Do you want your child to have an enjoyable activity that will carry throughout life?
Do you want your child to learn skills that will help them succeed in school?
Do you want part of your child's brain to be bigger? (What?)
There is great research on just what piano lessons can do for a child BEFORE they turn seven.
Read this quick article - written by the founders of Wunderkeys. I hope it helps you as you navigate the choices of parenthood!
So, why are YOU thinking about piano lessons for your child?
*Did you take lessons as a child and want your child to have a good experience with music?
*Did you wish you had taken lessons when you were younger, and never had the opportunity?
*Do you want your kids to have the benefits of increased attention span, better language and motor skills, and generally be a more well-rounded person?
*Do you want to see smiles and hear energetic laughter as your child plays and creates songs?
Whatever your reason, piano is a great activity for kids – and the younger, the better!
Here are some glimpses into the studio:
And my favorite – I hear this one all the time:
What kid says, “Can I play that again?” to a learning activity? That is when you, as a parent, know that you have hit the sweet spot of providing that is so unique and special- they can’t get enough of it.
The Best Part – You are framing an experience for your whole family.
Learning piano is a skill that your child will enjoy throughout life. Imagine your child helping your GRANDCHILD to play the piano.
This powerful truth hit me several years ago. One of my former students, all grown up with kids of her own, put her two year old on my waiting list. Her child had to wait FOUR YEARS to get into the studio. It was so cool to see Elisabeth bring Noah, then his younger sister Emma, to lessons every week. They were my first “grand-students”! The whole family had fun playing piano together.
Thinking about buying a keyboard for your child? Read on for the top 5 digital pianos available for under $1,000!
Digital pianos have changed the way piano is taught, and the way it can be learned. They also provide you, as a parent, many choices on what kind of instrument to buy for your children. Let's examine the considerations:
"What is the cheapest option?"
If your child is a preschooler (age 4 and under), you may want something they just can "play" with. In other words, you want a toy. In that case - why not buy a "toy piano" for under $25 from Target or Wal-mart? Here is an example of a cute one:
What you are really after is something that gives them a little way to explore, without busting your budget or having a younger sibling destroy it (right?). Any child in my Wunderkeys program could do their lessons on something like this.
"I Want my child to learn to play piano."
In that case - please don't get a 61 or 76 key un-weighted keyboard. This type of instrument might cost $50-$100 ish at a big box store. You are wasting your money here. Reasons you DON'T want to buy this kind of keyboard:
So - if you really want your child to play the piano, even if they are just a beginner learning to play simple songs (and I would say, ESPECIALLY if they are a beginner) - get an instrument that won't confuse them.
If you are ready to get that kind of instrument for your child, keep on reading for my 5 Digital Pianos for under $1,000 recommendations!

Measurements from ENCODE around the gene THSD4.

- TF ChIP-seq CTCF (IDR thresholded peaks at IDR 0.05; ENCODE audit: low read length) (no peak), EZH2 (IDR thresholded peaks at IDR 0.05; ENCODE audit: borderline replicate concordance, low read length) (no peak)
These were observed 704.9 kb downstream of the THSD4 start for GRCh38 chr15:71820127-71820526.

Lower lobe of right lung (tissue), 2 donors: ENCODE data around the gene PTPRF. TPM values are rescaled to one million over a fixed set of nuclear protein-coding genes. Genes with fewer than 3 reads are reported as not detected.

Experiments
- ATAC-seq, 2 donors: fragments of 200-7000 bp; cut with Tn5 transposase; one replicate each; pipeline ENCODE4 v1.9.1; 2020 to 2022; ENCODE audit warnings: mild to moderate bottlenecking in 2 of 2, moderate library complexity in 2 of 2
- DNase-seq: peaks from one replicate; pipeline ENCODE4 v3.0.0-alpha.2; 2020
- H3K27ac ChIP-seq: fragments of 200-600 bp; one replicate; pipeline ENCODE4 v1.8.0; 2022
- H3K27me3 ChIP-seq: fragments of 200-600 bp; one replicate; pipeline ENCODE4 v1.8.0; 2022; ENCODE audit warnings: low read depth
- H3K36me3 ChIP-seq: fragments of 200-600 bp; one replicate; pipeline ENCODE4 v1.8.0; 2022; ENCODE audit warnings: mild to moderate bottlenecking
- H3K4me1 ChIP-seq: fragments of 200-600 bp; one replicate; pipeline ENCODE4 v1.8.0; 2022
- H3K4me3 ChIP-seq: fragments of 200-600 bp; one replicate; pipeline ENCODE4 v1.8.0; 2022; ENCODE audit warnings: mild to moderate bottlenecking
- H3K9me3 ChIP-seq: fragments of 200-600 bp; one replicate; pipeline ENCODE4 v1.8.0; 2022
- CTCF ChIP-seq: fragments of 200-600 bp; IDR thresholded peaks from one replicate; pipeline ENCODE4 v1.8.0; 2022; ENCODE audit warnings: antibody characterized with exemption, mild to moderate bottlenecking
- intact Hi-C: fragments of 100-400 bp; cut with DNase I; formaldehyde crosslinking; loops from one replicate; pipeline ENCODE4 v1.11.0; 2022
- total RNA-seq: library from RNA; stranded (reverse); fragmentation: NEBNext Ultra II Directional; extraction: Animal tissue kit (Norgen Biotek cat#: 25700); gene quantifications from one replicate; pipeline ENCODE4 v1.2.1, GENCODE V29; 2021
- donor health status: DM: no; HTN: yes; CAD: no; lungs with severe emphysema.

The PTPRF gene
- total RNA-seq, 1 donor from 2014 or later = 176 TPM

#1- Casio Privia
I don't particularly like the sound of these pianos, but the price is lower than some of the others. You can sometimes find a used one for $399, and a new one for $499. Check Guitar Center and Amazon. Watch out how you use this one - try to get the keyboard the correct height for your child. See your teacher for recommendations.
#2 - Yamaha P45 - 88 key weighted action
This one comes just as a keyboard ($399) or with a frame, bench, and sustain pedal for $529.
#3 Yamaha DGX 660
This piano was recommended by a teacher I highly respect. In fact, she put one of these in her studio as an extra piano. It comes with a stand and pedal, and can be "portable" if you need to transport. Around $799.
#4 Yamaha Arius
These instruments are available at Guitar Center, Yamaha dealers, and other music stores. The settings are simple, action is weighted, and pedals are secure so they don't slip. (That's something to really consider about the previous instruments. If you buy a digital piano with a plug-in pedal, and your child continues piano for more than 2 years, you will need to upgrade to something more substantial after that to allow them to learn pedalling techniques.) The Arius ranges from $699 used to around $1,000 new at most stores.
#5 Roland FP-30
Another portable instrument. Not ideal - but will carry you through a couple of years if placed properly. I personally love the sound and feel of Roland pianos. They are also easy to connect to ipads. Around $699. I personally recommend also buying the kit that is "furniture" style. It's sturdy, and looks alot better than the X-stand. The X-stand was very frustrating for the little kids in my studio.
There you have it! Five options to get your little ones' fingers moving on the keys. If you have any questions about acoustic pianos, or digital pianos over $1,000 - contact me. I would be glad to help point you in a direction that is budget-friendly, yet helpful to your kiddo!
Calendar dates for the school year are set! Take a look at the attached file. I hope you find many, many opportunities to involve your child in music this year. As they say, the more, the merrier!
We know you are doing your best.
Parenting little ones is exhausting! How in the world are you supposed to keep everyone clothed, fed, cleaned, and well-behaved? Thinking about preparing for kindergarten is one more daunting thing on a parental list.
Piano Lessons can help.
"What? Piano for preschoolers? I've always heard they were too young."
Not now. With the introduction of Wunderkeys, a curriculum built developmentally for ages 3-5 - your preschoolers can learn about music and the keyboard in a gentle, age-appropriate way. We also throw in math, listening, and fine motor skills mixed in with a heap of fun!
How do i know if they are ready? Will they like it?